With the researchers satisfied with the system, the project moved into the field testing phase, which encompassed two specific trials on the Spanish network: installation of an under-ballast mat demonstrator beneath an at-grade ballasted 1668mm-gauge track with concrete sleepers at Aranda de Duero in Burgos, which is used solely by freight trains; and an isolated-block demonstrator which was installed in the El Cabañal tunnel on the Mediterranean Corridor in the suburbs of Valencia. This section has dual-gauge track, and is used by passenger and freight trains. Here the track superstructure is based on a concrete slab directly attached to the tunnel invert with concrete blocks which act as sleepers isolated from the invert slab by a Recytrack boot.
The under-ballast mat demonstrator was also installed in new railway infrastructure which is yet to open to commercial traffic. Here a self-developed excitation prototype capable of generating the vibration created by passing trains was developed and used. During operation, the prototype system is placed on the rails and uses an electric motor which rotates to generate a variable frequency in the range 1-80Hz which reflects a passing train.
To measure the impact on vibrations, force sensors are installed between the excitation machine supports and the rails, with different types of accelerometers placed on the rail, sleepers and the ground. In order to verify the under-ballast mat’s vibration attenuation capability, measurements using the excitation system were carried out at two sections of the same railway infrastructure: a section with under-ballast mat and another one without under-ballast mat. Using the results of these measurements and an inversion model, the vibratory behaviour of the Recytrack under-ballast mat is obtained.
In the case of the isolated-block demonstrator, a temporal vibration signal from 12 seismic accelerometers is acquired simultaneously from the rail, block, slab and tunnel wall during regular commercial railway operations with vibrations from the operation of freight, commuter and regional trains recorded.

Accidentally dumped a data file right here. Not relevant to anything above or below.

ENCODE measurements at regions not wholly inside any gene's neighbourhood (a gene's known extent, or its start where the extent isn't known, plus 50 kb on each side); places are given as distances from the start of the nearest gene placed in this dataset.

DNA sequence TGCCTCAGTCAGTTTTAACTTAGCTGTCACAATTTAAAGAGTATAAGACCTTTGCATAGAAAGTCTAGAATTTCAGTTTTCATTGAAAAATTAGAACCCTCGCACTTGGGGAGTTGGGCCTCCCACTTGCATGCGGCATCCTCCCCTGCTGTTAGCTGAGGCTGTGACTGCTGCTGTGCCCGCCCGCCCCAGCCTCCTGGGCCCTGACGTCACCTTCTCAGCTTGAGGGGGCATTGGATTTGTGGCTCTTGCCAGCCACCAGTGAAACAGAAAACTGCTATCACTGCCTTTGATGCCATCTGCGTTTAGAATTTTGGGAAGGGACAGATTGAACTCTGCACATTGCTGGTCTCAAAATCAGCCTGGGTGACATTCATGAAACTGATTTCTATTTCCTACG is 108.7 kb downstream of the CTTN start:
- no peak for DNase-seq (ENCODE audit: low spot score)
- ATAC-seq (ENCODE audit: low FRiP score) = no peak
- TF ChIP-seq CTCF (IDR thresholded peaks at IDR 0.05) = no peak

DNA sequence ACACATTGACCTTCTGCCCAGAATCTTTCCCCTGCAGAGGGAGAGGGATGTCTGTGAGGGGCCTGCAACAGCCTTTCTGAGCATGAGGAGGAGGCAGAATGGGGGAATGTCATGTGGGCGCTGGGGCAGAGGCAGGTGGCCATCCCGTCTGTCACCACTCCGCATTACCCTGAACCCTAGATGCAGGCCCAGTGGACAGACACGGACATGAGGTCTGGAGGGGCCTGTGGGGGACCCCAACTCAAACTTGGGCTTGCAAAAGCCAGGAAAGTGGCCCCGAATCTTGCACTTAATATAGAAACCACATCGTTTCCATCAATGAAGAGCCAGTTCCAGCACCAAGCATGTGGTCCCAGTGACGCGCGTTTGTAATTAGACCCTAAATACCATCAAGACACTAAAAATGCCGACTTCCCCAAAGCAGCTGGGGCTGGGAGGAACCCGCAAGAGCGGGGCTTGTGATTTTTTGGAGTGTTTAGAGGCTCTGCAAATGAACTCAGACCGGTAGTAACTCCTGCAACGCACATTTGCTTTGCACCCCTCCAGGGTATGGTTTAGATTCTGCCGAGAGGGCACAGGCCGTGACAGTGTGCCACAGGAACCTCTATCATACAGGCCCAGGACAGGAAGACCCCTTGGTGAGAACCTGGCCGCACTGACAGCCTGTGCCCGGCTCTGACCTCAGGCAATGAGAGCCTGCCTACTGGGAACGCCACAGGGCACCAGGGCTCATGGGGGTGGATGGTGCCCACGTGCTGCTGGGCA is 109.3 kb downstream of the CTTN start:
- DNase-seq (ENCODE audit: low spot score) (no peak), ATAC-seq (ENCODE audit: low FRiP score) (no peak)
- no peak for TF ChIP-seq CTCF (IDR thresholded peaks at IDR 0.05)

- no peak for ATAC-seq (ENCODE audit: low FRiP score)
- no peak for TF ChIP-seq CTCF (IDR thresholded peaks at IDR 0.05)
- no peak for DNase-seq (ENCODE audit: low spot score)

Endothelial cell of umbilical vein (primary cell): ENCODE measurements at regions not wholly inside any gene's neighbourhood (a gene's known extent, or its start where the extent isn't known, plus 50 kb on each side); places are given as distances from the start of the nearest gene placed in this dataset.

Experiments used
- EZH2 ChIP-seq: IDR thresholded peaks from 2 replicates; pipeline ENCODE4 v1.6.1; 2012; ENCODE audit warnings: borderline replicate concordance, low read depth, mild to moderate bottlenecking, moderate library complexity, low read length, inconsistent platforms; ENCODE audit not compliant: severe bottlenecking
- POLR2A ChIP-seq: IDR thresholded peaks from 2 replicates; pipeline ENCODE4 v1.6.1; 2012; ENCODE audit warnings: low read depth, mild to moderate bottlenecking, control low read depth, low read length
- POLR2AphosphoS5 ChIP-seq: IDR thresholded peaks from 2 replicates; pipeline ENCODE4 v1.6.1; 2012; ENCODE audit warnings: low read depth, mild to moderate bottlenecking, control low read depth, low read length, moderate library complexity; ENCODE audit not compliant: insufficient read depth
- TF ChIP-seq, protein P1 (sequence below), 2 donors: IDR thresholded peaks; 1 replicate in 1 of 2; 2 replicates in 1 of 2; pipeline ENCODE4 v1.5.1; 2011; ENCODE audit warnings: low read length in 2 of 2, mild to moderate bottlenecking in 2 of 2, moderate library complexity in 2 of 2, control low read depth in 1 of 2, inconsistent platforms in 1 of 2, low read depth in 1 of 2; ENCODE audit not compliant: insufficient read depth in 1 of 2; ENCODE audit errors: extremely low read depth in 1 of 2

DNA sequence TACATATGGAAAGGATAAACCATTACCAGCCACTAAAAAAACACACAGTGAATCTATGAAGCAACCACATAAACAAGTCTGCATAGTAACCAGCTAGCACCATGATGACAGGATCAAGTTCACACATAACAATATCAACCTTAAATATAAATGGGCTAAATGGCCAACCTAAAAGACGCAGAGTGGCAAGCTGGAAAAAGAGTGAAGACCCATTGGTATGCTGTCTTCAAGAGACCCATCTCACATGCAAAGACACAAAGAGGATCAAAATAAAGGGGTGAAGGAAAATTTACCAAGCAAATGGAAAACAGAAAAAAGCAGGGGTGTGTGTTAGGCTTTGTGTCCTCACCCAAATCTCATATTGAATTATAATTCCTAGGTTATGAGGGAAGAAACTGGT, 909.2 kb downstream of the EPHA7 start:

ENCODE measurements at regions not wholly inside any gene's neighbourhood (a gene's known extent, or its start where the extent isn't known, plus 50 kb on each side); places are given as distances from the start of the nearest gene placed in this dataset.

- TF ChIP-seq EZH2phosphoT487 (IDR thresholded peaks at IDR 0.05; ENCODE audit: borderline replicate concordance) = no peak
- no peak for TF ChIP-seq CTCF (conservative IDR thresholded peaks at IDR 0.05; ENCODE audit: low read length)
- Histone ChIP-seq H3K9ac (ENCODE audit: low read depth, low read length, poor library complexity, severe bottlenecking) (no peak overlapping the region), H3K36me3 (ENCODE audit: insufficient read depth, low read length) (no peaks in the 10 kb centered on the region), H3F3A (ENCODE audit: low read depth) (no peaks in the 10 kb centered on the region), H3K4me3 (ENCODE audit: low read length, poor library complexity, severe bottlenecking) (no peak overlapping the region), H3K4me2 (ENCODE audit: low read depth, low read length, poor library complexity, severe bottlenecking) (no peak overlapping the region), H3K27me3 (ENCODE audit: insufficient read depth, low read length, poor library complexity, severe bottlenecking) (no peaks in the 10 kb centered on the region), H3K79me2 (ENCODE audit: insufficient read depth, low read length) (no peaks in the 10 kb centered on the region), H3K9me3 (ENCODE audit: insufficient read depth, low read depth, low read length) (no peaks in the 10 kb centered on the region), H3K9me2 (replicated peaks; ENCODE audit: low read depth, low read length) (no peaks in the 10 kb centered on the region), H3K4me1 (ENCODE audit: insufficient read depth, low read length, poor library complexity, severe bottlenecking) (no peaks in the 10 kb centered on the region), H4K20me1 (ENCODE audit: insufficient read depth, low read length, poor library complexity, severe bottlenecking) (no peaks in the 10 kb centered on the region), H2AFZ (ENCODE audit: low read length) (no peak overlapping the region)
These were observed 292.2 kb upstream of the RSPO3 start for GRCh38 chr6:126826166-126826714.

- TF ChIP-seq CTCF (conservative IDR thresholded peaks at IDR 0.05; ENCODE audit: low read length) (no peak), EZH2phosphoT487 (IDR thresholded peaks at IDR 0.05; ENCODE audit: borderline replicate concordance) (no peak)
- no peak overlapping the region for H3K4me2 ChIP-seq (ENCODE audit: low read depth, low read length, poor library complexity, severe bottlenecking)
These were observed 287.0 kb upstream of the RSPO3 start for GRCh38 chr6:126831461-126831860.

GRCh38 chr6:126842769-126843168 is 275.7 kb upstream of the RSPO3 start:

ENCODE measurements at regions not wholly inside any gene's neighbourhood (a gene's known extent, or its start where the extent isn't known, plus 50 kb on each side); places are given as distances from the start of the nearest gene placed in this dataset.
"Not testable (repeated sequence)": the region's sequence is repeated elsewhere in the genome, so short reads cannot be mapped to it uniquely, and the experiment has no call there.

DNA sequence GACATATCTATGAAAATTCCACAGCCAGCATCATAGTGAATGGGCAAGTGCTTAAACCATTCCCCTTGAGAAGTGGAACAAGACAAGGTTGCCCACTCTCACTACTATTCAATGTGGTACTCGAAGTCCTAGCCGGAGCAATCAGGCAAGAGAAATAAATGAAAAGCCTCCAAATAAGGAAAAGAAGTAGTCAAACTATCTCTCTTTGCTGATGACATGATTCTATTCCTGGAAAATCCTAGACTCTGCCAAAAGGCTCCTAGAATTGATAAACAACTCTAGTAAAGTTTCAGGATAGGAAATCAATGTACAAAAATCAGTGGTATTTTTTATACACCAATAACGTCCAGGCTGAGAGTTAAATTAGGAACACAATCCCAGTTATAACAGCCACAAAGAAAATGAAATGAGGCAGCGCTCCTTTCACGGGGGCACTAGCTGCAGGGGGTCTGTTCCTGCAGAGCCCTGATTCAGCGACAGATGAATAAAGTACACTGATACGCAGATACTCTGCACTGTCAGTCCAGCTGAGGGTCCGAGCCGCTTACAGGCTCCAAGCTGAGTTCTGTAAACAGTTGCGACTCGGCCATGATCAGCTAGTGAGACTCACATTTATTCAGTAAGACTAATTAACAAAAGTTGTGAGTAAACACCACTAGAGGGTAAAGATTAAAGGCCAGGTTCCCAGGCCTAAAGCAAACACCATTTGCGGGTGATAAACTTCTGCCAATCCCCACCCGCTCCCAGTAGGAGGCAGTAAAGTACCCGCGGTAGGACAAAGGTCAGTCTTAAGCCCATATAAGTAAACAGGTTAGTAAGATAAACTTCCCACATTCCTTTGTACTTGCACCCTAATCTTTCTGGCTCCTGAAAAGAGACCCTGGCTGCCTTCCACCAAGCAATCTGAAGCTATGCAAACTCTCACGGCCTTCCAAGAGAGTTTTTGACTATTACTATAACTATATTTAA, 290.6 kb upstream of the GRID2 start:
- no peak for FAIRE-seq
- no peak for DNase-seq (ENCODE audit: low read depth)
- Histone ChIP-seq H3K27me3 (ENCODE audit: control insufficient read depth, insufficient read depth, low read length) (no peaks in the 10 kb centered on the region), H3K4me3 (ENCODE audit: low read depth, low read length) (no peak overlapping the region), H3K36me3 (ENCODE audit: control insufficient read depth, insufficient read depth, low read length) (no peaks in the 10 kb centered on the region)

The results of the tests show similar vibration levels for Recytrack track and standard track, although for rail and block, spectra corresponding to Recytrack track is slightly higher (+3 dB in the 1-316Hz frequency range.) Likewise, when using Recytrack rail-tunnel wall transmission loss is higher than that from the standard track (+4.5dB in the 1-316Hz frequency range.) These differences are particularly high at low frequencies, particularly in tunnels where it is important to minimise the impact on nearby buildings.
The Recytrack project has developed two elastomeric products based on end-of-life tyres to reduce ground-borne vibrations caused by railway traffic. The experiments have demonstrated that its vibratory behaviour is similar to that of existing products which are not based on recycled products. It has therefore successfully demonstrated that Recytrack elastomeric products can be used as vibration abatement solution in railway infrastructure.
This article was written by: Joan Cardona, AV Ingenieros; Robert Arcos, Acoustics and Mechanical Engineering Laboratory (LEAM), Technical University of Catalonia, Barcelona; Faiver Botello, Acciona Infraestructuras; José A Casado, Materials Science and Engineering Laboratory (Ladicim), University of Cantabria, Santander; José Conrado with Spanish infrastructure manager Adif.